Oil prices continue to slide. On the first day of October West Texas Intermediate (WTI) dipped below $90 per barrel for the first time since spring 2013. Brent also declined, dropping below $93 per barrel, its lowest level in more than two years.
The sudden decline in oil prices, owing to a combination of greater supplies from U.S. shale, weak global demand, and a strengthening U.S. dollar, caught many by surprise. Investors have grown accustomed to the commodity boom, which saw rising prices for raw materials across the board over the last decade. Oil prices seemed to be on a relentless climb upwards, stopped only by the 2008 financial crisis. After recovering in 2009, they resumed their upward trajectory.
While the underlying supply and demand picture for oil still points to rising prices in the coming years, for now investors should keep in mind that the commodity boom may be coming to an end. Saudi Arabia cut its selling price for crude oil on October 1, an indication that it may be willing to live with lower oil prices for a while rather than pursue an aggressive cut back strategy to prop up prices.
All of this is to suggest that oil markets could remain soft for an extended period of time. How, then, to profit in the energy sector with a growing surplus of oil?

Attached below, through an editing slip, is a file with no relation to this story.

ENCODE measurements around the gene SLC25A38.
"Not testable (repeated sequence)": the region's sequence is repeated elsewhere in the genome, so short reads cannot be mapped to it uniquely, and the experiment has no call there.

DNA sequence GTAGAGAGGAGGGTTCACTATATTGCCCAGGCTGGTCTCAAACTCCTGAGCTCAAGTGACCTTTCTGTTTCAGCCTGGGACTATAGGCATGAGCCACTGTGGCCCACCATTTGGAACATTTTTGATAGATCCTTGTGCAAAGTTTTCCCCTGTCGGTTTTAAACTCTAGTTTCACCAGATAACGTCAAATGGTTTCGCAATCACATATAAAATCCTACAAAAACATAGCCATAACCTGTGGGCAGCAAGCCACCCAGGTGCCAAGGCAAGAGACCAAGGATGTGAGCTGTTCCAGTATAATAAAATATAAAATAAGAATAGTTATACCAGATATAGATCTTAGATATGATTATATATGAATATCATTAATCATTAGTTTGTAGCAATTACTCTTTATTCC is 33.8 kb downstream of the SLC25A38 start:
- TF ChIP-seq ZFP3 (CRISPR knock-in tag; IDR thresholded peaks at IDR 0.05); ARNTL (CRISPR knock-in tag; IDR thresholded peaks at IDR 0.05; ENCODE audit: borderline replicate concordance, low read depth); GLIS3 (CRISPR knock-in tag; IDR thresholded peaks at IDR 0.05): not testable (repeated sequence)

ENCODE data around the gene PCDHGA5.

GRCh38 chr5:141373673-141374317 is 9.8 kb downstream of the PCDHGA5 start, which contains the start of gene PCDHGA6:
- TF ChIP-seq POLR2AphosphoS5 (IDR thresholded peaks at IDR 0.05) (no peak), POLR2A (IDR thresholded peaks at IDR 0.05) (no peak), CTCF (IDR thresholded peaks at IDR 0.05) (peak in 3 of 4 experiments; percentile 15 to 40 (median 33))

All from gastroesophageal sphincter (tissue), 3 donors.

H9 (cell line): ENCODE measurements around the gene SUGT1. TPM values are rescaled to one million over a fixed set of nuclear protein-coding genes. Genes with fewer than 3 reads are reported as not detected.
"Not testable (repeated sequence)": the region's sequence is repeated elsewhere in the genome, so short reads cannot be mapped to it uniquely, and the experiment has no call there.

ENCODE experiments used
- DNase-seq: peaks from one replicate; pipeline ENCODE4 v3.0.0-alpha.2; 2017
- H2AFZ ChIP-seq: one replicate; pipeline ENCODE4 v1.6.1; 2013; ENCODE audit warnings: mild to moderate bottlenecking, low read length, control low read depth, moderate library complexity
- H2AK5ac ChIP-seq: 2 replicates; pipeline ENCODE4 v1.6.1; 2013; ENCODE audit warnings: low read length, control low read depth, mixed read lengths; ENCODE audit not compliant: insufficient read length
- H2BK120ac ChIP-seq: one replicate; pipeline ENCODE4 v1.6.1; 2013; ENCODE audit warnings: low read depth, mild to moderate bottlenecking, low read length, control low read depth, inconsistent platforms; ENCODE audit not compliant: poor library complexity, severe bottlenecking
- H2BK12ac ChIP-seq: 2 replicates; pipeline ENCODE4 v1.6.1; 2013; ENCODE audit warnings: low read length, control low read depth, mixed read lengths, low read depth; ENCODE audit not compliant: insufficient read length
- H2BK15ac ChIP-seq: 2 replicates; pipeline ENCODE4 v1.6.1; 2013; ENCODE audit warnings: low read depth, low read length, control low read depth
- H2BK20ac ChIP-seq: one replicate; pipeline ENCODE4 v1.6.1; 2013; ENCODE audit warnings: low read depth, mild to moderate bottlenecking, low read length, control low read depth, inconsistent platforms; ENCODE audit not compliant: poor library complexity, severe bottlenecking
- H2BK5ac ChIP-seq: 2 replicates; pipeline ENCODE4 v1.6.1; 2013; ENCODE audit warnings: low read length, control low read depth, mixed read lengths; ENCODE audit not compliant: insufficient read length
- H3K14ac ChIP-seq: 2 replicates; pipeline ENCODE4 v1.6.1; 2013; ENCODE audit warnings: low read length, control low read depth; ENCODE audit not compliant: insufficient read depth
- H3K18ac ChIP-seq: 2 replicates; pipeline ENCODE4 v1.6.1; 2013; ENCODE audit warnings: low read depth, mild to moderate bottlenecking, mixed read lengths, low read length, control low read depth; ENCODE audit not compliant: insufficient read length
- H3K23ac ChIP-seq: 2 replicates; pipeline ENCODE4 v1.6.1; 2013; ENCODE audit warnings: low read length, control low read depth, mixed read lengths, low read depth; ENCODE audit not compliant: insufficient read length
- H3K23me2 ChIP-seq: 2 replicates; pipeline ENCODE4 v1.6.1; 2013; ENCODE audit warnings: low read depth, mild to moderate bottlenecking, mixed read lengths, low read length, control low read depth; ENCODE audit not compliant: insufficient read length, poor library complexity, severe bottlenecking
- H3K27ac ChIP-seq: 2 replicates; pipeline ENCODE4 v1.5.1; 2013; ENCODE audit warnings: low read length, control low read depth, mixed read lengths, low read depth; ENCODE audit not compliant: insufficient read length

First, take a look at the refining sector. Refiners operate in a notoriously low-margin environment, but U.S. refiners have benefited from the surge in oil production over the last few years. With oil as an input, rather than a product it sells, refining companies benefit from lower oil prices.
Take Valero Energy (NYSE: VLO), the world’s largest independent refiner with a market capitalization of over $24 billion. The company operates 15 refineries with a combined refining capacity of 2.9 million barrels per day. Many of its refineries are located on the Gulf Coast, well positioned to take advantage of the staggering growth in production coming from the Eagle Ford and Permian.
Its stock price has more than doubled since the beginning of 2012. Despite that performance, it is down since the beginning of this year, providing investors with an entry point. It is generating a lot of cash and has good prospects for growth. Given its relatively low price to earnings ratio of 8.19, which is low compared to its peers, the stock appears to be undervalued.